Thursday, January 28, 2010

Garden words: Gardens as Art #2

I must confess I find portraits a bit boring. Those po-faced people you see lining the oak-panelled walls of stately homes were probably delightful people who would have made deliciously witty dinner guests, but as portraits they've never done much for me.

Well - now I know better. Now I know to look over their shoulders.

Roy Strong's 'The Artist and the Garden' is proving a revelation, and I suspect I may never see old paintings in quite the same way again.

This is probably the most famous painting where the background has caused more of a stir than the foreground:

You may well recognise the big fat king in the middle, but don't look at him - take a peek through those arches on either side. This painting hangs in Hampton Court (holiday home, of course, to Henry VIII) and the glimpse of a garden in the background is just about all that is known of Tudor gardens of the time. A Tudor garden has in fact been entirely recreated, at Hampton Court, complete with snazzy green-and-white raised beds and heraldic beasts on poles, on evidence taken pretty much solely from this painting.

This is Thomas More and family, painted in 1593-4 and currently in the V&A. Yes we all know he was executed for daring to stand up to Henry VIII but never mind that - just look at that garden. That's a hortus conclusus - an enclosed, mediaeval garden and rare evidence that even then they were doing garden rooms, fenced off with clipped hedges of whitebeam or privet.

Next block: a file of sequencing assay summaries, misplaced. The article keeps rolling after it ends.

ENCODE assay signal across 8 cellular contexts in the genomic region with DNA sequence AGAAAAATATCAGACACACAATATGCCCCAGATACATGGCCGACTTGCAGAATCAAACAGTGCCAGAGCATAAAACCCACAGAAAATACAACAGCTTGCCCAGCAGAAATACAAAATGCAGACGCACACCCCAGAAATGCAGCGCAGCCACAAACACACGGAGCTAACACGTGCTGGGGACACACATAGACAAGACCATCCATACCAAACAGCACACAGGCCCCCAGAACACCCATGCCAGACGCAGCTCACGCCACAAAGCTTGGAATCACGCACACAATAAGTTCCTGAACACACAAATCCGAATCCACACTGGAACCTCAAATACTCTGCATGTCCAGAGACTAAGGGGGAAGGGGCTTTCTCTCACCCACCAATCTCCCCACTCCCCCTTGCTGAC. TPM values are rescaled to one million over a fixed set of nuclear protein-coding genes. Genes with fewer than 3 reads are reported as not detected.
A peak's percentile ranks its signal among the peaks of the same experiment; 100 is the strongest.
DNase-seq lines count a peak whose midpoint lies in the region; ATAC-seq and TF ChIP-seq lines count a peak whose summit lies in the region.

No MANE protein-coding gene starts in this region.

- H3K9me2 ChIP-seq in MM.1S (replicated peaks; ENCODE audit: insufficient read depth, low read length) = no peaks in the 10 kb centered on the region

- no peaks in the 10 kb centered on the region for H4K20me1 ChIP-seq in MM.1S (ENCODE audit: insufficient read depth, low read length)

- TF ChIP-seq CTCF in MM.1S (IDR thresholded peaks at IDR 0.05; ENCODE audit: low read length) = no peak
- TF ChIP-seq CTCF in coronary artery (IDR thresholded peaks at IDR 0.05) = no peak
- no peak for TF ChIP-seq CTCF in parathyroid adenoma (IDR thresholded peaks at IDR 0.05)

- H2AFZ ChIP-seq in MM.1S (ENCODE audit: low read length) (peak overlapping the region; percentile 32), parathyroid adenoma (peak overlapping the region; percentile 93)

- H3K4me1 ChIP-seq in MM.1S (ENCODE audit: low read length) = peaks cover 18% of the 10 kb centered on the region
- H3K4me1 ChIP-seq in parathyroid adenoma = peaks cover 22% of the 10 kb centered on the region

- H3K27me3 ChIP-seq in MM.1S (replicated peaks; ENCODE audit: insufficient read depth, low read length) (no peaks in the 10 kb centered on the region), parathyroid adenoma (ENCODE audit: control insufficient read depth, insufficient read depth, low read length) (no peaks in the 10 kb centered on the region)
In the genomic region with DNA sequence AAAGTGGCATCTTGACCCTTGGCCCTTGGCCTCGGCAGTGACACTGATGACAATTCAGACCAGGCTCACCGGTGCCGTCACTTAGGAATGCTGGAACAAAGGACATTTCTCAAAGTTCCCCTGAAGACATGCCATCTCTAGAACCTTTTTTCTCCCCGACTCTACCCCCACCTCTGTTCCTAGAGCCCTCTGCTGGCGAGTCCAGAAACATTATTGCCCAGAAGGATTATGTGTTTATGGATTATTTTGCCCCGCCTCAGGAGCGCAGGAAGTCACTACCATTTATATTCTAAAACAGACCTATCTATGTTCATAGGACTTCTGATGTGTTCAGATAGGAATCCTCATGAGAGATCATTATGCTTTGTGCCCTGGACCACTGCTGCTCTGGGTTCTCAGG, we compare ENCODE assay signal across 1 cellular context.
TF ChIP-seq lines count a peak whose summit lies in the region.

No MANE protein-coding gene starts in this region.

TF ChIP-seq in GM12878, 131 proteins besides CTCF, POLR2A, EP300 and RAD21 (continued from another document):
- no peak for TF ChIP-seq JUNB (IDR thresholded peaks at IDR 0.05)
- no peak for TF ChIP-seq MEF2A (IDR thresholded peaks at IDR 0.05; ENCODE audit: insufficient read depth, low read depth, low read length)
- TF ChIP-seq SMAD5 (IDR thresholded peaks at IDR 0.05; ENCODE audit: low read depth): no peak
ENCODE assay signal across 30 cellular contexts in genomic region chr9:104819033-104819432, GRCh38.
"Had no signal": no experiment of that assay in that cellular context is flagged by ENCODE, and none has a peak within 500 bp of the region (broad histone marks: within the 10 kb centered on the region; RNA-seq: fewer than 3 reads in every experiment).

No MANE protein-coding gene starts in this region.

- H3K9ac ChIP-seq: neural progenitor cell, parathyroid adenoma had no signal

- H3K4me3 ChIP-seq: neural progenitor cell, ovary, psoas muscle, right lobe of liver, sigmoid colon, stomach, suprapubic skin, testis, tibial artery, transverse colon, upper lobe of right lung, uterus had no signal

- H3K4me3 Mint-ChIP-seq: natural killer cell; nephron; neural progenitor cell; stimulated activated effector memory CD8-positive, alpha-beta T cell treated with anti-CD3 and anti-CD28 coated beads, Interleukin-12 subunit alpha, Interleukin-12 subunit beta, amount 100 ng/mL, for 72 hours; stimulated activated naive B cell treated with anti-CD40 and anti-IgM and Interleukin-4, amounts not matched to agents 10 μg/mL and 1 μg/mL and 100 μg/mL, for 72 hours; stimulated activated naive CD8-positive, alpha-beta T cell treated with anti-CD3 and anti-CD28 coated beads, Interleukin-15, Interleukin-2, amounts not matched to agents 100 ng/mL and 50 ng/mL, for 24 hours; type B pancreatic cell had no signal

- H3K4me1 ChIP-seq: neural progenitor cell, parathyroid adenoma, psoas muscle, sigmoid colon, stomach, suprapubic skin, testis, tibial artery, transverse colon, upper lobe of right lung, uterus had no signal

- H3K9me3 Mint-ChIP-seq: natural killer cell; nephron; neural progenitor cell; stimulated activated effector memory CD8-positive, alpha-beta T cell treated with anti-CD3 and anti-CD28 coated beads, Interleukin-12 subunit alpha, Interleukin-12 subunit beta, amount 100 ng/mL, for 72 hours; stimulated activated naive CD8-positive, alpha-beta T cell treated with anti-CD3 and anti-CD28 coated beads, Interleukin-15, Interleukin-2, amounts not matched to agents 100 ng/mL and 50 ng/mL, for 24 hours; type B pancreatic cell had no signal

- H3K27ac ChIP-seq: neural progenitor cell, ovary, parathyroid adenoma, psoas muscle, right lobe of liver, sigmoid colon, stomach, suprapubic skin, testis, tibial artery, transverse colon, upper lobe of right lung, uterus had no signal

And how about this, from 1641? Never mind Arthur 1st Baron Capel and his family - that's a heck of a garden back there. It is in fact Hadham Hall in Hertfordshire in all its glory, as it was laid out in the late 1630s. The people in the portrait mostly came to a sticky end (particularly Arthur who was executed shortly after Charles I for his loyalty to the king - spectacular example of backing the wrong horse) and so did the Elizabethan house - it was partially destroyed by fire and is now a secondary school. But at the time it boasted the most extravagant garden of its age, and this is one of the best - and only - depictions of its former grandeur. You can see it at the National Portrait Gallery.

This young lady, to be found at the National Maritime Museum, is my favourite though. She's Elizabeth, Queen of Bohemia, painted in 1603, but never mind that. See that structure behind her right shoulder? That's worth a closer look.


It's an arbour, and it's made entirely of pleached trees. Apparently you plant a ring of trees, then pleach the tops into a 'roof'. You can incorporate extra carpentry - as here - and then plant another tree in the centre and pleach it like an umbrella to make a secondary tier. According to Sir Roy, this is the only representation we have of tree pleaching on this scale in England, although it was quite common in Italy (the Medicis, of course) and the Netherlands.

If there's one garden design feature which deserves to be resurrected, this has to be it. Anyone short of ideas for next year's Chelsea?

5 comments:

jodi (bloomingwriter) said...

Now this is an intriguing post. I had never thought of this, and it's made me rethink my yawning reaction to portrait paintings, also. Not sure I like the pleached trees, though.

Arabella Sock said...

How fascinating! I hate all the boring grim portraits too but this has added a whole new dimension to them.

La Petite Gallery said...

Just darted in for a second.

This is my second drop in. great post

yvonne

The Constant Gardener said...

thanks all - I too will be looking at portraits in quite a different light from now on!

Melody said...

Your post goes with another blog I have been reading - Early American Gardens. http://americangardenhistory.blogspot.com/
The posts talk about gardens based on old newspapers, courthouse records, and even paintings. It even mentions a pleached gazebo, like the one you show.
You might be interested in checking it out.

Related Posts with Thumbnails